Geometry (& Geometry GT)
Unit 4: Extending to Three Dimensions
Students’ experience with twodimensional and threedimensional objects is extended to include informal explanations of circumference, area and volume formulas. Additionally, students apply their knowledge of twodimensional shapes to consider the shapes of crosssections and the result of rotating a twodimensional object about a line.
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What will my child learn?
Students will:
Visualize the relation between twodimensional and threedimensional objects.
G.GMD.B.4
Identify the shapes of twodimensional crosssections of threedimensional objects, and identify threedimensional objects generated by rotations of twodimensional objects.
Explain volume formulas and use them to solve problems.
G.GMD.A.1
Give an informal argument for the formulas for the volume of a cylinder, pyramid, and cone. Use dissection arguments, Cavalieri’s principle, and informal limit arguments (SAT® Content  ATM.08).
G.GMD.A.3
Use volume formulas for cylinders, pyramids, cones, and spheres to solve problems (SAT® Content  ATM.08).
Apply geometric concepts in modeling situations (These standards are to be embedded throughout all units of instruction.).
G.MG.A.1
Use geometric shapes, their measures, and their properties to describe objects (e.g., modeling a tree trunk or a human torso as a cylinder)
G.MG.A.2
Apply concepts of density based on area and volume in modeling situations (e.g. persons per square mile, BTUs per cubic foot).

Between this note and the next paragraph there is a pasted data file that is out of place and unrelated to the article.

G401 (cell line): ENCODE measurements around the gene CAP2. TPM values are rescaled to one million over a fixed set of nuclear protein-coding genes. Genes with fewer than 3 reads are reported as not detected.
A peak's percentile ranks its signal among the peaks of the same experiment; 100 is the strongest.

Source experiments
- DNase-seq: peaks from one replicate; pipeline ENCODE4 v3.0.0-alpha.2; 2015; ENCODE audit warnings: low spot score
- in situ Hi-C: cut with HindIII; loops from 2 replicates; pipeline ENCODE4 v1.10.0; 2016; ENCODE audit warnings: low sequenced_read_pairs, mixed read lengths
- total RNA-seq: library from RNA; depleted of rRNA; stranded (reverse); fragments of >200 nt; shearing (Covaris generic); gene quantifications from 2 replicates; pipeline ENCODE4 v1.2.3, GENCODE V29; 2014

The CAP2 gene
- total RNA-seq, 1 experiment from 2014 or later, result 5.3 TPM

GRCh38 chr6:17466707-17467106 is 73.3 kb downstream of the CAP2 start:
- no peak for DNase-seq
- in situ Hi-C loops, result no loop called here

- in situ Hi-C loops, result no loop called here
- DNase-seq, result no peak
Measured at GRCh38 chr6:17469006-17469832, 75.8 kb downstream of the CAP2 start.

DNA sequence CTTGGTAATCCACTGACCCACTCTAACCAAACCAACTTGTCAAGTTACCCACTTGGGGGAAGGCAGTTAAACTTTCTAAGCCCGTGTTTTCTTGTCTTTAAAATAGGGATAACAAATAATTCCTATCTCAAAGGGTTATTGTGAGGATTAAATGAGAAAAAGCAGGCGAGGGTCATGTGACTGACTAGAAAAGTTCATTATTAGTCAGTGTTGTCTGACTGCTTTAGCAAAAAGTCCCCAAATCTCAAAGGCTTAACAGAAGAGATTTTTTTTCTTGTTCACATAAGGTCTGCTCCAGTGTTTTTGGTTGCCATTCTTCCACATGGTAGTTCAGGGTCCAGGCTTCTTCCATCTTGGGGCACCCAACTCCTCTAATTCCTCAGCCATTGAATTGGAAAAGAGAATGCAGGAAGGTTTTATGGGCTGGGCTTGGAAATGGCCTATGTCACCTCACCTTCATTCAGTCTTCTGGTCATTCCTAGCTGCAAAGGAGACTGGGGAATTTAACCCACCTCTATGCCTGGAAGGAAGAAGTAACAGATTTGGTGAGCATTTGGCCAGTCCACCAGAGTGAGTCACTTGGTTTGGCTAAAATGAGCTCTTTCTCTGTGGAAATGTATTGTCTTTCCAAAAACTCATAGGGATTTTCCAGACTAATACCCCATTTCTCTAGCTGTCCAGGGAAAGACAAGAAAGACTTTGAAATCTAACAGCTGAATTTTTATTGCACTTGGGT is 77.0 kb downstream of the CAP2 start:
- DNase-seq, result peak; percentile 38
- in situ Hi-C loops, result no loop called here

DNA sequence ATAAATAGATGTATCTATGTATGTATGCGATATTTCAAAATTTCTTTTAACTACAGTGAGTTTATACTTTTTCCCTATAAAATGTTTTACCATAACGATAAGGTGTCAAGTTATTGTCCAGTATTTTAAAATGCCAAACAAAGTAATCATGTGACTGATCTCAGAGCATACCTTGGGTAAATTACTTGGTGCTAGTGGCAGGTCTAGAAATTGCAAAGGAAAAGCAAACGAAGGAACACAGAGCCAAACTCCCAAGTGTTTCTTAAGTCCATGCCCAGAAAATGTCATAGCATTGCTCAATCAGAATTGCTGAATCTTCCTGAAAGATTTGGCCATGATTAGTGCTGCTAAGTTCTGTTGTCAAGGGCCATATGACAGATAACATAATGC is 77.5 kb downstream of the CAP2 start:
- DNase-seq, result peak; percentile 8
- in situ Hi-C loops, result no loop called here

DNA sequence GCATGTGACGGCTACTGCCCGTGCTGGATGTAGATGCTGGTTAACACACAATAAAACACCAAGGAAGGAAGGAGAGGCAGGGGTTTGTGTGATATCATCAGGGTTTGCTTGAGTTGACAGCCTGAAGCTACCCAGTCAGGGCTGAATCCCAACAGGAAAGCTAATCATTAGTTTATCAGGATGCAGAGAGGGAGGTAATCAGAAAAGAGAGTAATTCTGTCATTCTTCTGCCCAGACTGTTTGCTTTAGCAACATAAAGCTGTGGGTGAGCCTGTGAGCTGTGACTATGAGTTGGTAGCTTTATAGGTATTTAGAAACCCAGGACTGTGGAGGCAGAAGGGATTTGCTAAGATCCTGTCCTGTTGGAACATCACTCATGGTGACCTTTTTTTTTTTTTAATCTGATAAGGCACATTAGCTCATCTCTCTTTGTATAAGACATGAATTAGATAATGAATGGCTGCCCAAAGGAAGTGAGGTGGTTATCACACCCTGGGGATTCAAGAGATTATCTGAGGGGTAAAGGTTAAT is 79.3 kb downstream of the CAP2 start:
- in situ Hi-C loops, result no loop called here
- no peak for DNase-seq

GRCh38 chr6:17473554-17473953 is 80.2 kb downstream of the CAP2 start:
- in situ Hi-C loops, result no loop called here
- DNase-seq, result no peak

G.MG.A.3
Apply geometric methods to solve design problems (e.g., designing an object or structure to satisfy physical constraints or minimize cost; working with typographic grid systems based on ratios).
Students will:
Visualize the relation between twodimensional and threedimensional objects.
G.GMD.B.4
Identify the shapes of twodimensional crosssections of threedimensional objects, and identify threedimensional objects generated by rotations of twodimensional objects.
 Background Info.
 Check for Understanding: Cross Sections of 3D Objects
 Enrichment Tasks: Tennis Balls in a Can  Global Positioning System I
Explain volume formulas and use them to solve problems.
G.GMD.A.1
Give an informal argument for the formulas for the volume of a cylinder, pyramid, and cone. Use dissection arguments, Cavalieri’s principle, and informal limit arguments (SAT® Content  ATM.08).
 Background Info.
 Check for Understanding: Geometric Descriptions of RealWorld Objects
 Enrichment Tasks: Circumference of a Circle  Area of a Circle
G.GMD.A.3
Use volume formulas for cylinders, pyramids, cones, and spheres to solve problems (SAT® Content  ATM.08).
 Background Info.
 Check for Understanding: Volume Word Problems with Cones, Cylinders, and Spheres
 Enrichment Tasks: The Great Egyptian Pyramids  Volume Estimation
Apply geometric concepts in modeling situations (These standards are to be embedded throughout all units of instruction.).
G.MG.A.1
Use geometric shapes, their measures, and their properties to describe objects (e.g., modeling a tree trunk or a human torso as a cylinder)
 Check for Understanding: 2D Geometric Models
 Enrichment Tasks: Toilet Roll  How Thick is a Soda Can II?
G.MG.A.2
Apply concepts of density based on area and volume in modeling situations (e.g. persons per square mile, BTUs per cubic foot).
 Check for Understanding: Surface and Volume Density Word Problems
 Enrichment Tasks: A Ton of Snow  Indiana Jones and Golden Statue
G.MG.A.3
Apply geometric methods to solve design problems (e.g., designing an object or structure to satisfy physical constraints or minimize cost; working with typographic grid systems based on ratios).
 Check for Understanding: 2D Geometric Models
 Enrichment Tasks: Ice Cream Cone  Satellite
What are some signs of student mastery?

More 4 U
Looking for clarification on some of the vocabulary used in the Geometry course? A slight variation in units, click here to download the MD State Department of Education's (MSDE's) geometry glossary.